by Kyle Wiggers
Cleveland may not be the industrial hotbed it once was, but technological developments, catalyzed by the ubiquity and cheapness of manufacturing materials, have managed to breath new life into industry within Northeast Ohio. With the dawn of 3D printing and crowdfunding platforms like Kickstarter, Cleveland could be on the cusp of a new golden era in manufacturing.
At least, that’s what some residents believe.
Todd Goldstein is one man convinced that Cleveland industry is ripe for revitalization. In a show of confidence, LaunchHouse, the startup accelerator he co-founded with entrepreneur Dar Caldwell in 2009, formally unveiled in June a program geared specifically towards funding nascent hardware startups. The enterprise, driven in part by a $200,000 grant from Ohio Third Frontier ONEFund, will invest $20,000 in ten businesses as part of LaunchHouse’s Accelerator (LHX) program. In addition to capital, select startups will have access to a diverse range of resources, including Cleveland State University and the NASA John H. Glenn Research Center.
The folks at LaunchHouse purposefully toss the term “hardware” around loosely — LaunchHouse expects applicant startups to run the gamut, and that’s just fine. “If you have an idea and three quality engineers, we’ll take you — we’ll take that risk.”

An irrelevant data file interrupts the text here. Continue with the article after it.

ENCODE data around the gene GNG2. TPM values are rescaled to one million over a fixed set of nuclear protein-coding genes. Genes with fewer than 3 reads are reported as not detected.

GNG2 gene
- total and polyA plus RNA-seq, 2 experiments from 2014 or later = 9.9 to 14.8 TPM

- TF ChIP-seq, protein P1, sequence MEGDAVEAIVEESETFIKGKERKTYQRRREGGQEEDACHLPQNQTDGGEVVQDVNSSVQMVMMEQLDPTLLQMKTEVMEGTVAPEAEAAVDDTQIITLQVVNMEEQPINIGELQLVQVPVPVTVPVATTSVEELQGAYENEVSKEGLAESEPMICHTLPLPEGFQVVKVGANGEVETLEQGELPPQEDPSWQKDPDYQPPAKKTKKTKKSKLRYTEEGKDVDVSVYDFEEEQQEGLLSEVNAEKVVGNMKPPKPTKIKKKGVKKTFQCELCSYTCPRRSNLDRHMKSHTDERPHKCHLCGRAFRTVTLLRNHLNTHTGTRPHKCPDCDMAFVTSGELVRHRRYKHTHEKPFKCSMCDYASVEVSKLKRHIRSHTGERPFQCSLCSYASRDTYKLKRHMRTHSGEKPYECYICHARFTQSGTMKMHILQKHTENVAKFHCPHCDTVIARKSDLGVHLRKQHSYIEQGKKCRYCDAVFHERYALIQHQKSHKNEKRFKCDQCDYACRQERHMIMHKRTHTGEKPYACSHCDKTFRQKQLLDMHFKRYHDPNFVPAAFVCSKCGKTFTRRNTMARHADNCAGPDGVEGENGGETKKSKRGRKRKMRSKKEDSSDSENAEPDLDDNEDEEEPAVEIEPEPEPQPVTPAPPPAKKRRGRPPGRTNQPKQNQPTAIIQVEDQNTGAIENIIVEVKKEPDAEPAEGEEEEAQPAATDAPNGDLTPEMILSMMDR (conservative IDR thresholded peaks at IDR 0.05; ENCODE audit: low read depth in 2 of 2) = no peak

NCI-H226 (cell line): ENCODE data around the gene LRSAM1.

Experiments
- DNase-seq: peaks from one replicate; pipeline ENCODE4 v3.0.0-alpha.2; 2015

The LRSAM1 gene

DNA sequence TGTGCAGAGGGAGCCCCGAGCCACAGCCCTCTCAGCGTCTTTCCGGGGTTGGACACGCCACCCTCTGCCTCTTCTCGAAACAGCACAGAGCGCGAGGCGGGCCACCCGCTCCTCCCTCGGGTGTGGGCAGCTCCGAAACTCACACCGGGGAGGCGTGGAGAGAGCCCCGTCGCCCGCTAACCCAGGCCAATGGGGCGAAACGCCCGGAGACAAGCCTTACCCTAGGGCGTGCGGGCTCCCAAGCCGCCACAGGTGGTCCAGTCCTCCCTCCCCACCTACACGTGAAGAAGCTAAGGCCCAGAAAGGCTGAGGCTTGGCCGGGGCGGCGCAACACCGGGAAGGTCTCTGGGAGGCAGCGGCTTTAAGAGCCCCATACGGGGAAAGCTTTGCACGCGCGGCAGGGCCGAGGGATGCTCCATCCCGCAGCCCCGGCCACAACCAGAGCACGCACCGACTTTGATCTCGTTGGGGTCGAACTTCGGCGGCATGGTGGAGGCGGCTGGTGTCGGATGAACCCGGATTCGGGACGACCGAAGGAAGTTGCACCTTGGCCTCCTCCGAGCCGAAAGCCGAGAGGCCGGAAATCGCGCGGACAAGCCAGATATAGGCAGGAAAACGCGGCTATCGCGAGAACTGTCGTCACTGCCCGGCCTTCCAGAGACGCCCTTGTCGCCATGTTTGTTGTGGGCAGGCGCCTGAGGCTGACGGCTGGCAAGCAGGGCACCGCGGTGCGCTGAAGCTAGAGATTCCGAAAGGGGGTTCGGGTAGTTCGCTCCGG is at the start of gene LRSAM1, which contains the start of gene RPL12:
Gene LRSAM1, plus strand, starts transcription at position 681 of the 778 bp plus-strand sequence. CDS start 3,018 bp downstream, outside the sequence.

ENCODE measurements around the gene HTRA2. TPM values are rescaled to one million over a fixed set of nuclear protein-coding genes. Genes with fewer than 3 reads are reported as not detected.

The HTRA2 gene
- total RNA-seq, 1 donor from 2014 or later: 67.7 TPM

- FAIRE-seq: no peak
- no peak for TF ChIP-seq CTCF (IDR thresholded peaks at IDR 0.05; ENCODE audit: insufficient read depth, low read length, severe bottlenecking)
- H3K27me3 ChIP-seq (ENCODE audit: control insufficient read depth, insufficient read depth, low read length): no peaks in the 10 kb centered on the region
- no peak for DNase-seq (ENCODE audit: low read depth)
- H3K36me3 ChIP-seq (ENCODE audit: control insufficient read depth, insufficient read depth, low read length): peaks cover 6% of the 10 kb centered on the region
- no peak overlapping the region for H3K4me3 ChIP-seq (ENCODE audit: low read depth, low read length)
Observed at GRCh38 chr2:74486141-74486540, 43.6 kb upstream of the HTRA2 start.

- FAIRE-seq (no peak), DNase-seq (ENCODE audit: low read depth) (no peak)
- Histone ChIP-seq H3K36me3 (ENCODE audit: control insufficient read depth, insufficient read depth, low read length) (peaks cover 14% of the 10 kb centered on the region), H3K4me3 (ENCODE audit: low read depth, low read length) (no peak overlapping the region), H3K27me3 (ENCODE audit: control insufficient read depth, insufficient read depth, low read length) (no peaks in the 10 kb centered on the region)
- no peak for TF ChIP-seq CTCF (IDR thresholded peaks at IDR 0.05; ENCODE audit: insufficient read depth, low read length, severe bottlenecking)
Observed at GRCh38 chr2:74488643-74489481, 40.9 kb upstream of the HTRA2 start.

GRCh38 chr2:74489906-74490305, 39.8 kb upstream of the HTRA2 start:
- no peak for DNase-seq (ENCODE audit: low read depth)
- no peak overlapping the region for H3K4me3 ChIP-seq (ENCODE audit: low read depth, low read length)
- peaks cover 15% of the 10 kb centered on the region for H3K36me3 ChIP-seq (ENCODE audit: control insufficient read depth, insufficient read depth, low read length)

Significantly, the program is the first of its kind in Ohio, perhaps in the country — few business incubators, if any, lend support to hardware startups in the early stages. That’s because of the risk some associate with hardware-based companies, but Goldstein said he couldn’t think of a more perfect city than Cleveland to test the waters. “We’re building off the strengths of our region — building off of the manufacturing,” he said. “It’s a tremendous opportunity for people to reinvent themselves.”
Despite LaunchHouses’s for-profit status, the goal of the initiative seems almost philanthropic. “We believe that Cleveland was once a strong manufacturing town with a lot of great resources, but along the way, we stopped innovating and taking chances, and investors stopped taking risks” said Goldstein. He believes the emergence of affordable and accessible manufacturing techniques will, he said, “better leverage Cleveland’s niche resources to supply [hardware] startups with increased support, network, mentorship and potential for increased follow on funding.”
For his part, Goldstein hopes the program will help to grow LaunchHouse’s pool of talent. The accelerator has already invested in 51 companies that have raised more than $15 million in funding, but Goldstein’s aspirations extend higher. “The program will broaden our ability to recruit engineers. Everyone imagines a 19-year-old kid in his dorm room developing an app, but we’re looking for all kinds of folks — whether you’re a 25-year-old out of graduate school or 60-year-old who’s been at Eaton for 30 years, we welcome your pitches.”
Ten startups will be selected to participate in the 16-week accelerator program, which will begin September 29.